Why you and your ex need to agree about rules for the kids
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Why you and your ex need to agree about rules for the kids

| Oct 9, 2020 | Divorce

It is pretty common for married couples to have differing opinions about discipline and expectations for the kids. The discrepancy in their personal approach to parenting will likely only grow after a separation or divorce.

Children of all ages quickly figure out which parent lets them get away with more and may even use that knowledge to manipulate both parents after a divorce. If you and your ex will share custody, it is of the utmost importance that you find ways to coordinate your approaches to parenting so that your children understand what you expect of them and more easily adjust to their new family circumstances.

You don’t have to agree on everything if you agree on the biggest issues

Maybe one of you allows the children to have more screen time than the other or lets the children stay up an hour later on the weekends. In the grand scheme of your children’s childhood experiences, those minor differences likely aren’t going to be a big issue.

However, rules regarding responsibilities, school performance, socialization and respect should be consistent between houses. Consistency makes it easier for the children to know what they should do and for parents to enforce their rules and expectations. If both parents have the children doing small tasks to earn a weekly allowance or just contribute to household maintenance, that helps teach them the importance of responsibility.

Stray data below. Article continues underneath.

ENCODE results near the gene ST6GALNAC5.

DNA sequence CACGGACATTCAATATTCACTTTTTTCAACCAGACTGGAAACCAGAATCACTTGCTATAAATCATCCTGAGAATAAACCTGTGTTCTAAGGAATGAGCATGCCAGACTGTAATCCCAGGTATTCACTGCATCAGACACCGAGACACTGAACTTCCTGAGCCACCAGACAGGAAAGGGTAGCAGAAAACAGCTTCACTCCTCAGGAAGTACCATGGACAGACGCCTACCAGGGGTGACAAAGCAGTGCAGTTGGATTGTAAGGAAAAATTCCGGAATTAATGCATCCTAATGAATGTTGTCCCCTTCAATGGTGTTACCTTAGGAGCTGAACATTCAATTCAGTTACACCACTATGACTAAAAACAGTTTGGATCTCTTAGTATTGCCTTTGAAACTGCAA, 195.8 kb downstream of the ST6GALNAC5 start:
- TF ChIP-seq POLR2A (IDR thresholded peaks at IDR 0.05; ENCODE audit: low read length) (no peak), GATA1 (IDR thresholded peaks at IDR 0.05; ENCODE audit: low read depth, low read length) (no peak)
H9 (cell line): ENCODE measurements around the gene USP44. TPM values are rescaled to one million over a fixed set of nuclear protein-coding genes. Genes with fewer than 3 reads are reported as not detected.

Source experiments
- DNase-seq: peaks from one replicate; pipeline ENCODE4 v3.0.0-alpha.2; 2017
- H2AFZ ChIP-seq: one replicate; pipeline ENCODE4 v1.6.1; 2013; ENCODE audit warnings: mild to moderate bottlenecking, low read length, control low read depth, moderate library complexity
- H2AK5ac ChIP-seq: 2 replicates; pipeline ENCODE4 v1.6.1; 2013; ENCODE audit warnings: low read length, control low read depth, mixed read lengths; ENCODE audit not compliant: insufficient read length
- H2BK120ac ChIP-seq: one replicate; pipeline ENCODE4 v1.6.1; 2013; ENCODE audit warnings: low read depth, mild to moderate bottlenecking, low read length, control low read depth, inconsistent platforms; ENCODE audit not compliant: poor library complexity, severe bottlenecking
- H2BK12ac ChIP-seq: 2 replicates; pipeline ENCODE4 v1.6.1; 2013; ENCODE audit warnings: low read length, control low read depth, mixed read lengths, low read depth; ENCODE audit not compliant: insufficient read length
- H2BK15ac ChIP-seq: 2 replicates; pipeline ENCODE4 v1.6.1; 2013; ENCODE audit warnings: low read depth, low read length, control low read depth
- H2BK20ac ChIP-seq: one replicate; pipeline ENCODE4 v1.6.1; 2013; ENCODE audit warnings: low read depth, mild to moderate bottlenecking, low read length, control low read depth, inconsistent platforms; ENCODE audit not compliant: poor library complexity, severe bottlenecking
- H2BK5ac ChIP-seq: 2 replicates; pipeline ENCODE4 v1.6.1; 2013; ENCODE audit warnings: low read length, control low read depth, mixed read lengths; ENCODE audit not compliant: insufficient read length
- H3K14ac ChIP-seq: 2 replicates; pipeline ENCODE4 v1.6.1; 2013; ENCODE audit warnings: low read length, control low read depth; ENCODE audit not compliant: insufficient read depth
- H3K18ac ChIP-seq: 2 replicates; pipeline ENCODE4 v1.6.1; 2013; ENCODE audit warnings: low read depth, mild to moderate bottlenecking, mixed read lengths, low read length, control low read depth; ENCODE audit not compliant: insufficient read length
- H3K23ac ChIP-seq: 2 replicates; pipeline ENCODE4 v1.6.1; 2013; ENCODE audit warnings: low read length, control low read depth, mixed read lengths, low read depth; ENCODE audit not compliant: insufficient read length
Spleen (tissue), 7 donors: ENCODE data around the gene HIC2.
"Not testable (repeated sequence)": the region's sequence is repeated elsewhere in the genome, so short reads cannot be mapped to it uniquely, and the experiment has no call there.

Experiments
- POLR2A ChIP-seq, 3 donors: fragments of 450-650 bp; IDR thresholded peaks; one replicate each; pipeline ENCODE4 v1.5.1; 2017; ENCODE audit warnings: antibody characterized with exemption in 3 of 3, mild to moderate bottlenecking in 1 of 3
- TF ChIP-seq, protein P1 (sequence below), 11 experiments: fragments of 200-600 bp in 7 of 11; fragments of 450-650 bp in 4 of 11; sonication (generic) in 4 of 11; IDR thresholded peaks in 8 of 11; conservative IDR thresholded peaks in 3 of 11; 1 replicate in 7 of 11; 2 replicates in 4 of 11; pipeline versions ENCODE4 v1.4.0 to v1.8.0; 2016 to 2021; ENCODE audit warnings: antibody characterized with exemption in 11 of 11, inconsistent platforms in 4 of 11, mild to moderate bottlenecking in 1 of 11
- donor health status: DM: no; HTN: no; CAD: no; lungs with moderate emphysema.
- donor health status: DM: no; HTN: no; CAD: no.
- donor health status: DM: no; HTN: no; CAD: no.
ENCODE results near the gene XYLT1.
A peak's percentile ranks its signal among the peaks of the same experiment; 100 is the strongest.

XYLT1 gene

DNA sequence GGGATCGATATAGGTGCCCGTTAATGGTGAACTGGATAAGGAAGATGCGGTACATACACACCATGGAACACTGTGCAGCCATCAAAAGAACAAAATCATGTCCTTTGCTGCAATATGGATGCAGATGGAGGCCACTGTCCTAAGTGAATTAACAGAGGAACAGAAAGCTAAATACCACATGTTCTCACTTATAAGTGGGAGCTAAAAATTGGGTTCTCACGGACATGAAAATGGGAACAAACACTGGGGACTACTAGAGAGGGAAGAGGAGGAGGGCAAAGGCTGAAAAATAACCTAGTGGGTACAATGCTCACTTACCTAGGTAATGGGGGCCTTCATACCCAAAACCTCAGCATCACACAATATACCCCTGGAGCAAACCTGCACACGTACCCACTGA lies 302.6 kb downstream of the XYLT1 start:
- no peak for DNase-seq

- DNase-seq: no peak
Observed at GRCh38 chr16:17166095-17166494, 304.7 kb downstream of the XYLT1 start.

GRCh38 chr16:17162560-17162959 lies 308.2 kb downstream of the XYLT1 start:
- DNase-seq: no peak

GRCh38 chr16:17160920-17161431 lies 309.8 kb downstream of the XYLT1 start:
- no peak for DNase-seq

Similarly, both parents should have the same approach to encouraging studying and appropriate socialization for the age of the children. When parents don’t agree on these topics, it is more likely for them to experience conflict. They may also have conflicts with the children when their behavior doesn’t align with the expectations of the kids.

Co-parenting should be a supportive process, not a battle of wills

A parent with no sort of household structure or expectations for the children can easily undermine the family daily routine and the social and emotional development of the children. Working together to create realistic rules and expectations for your children that reflect their personal abilities and age is one of the more important parts of successful co-parenting.

Committing some of these expectations to writing in your comprehensive parenting plan will give you written rules to reference and a starting point for discussions when your ex doesn’t uphold the family rules appropriately.

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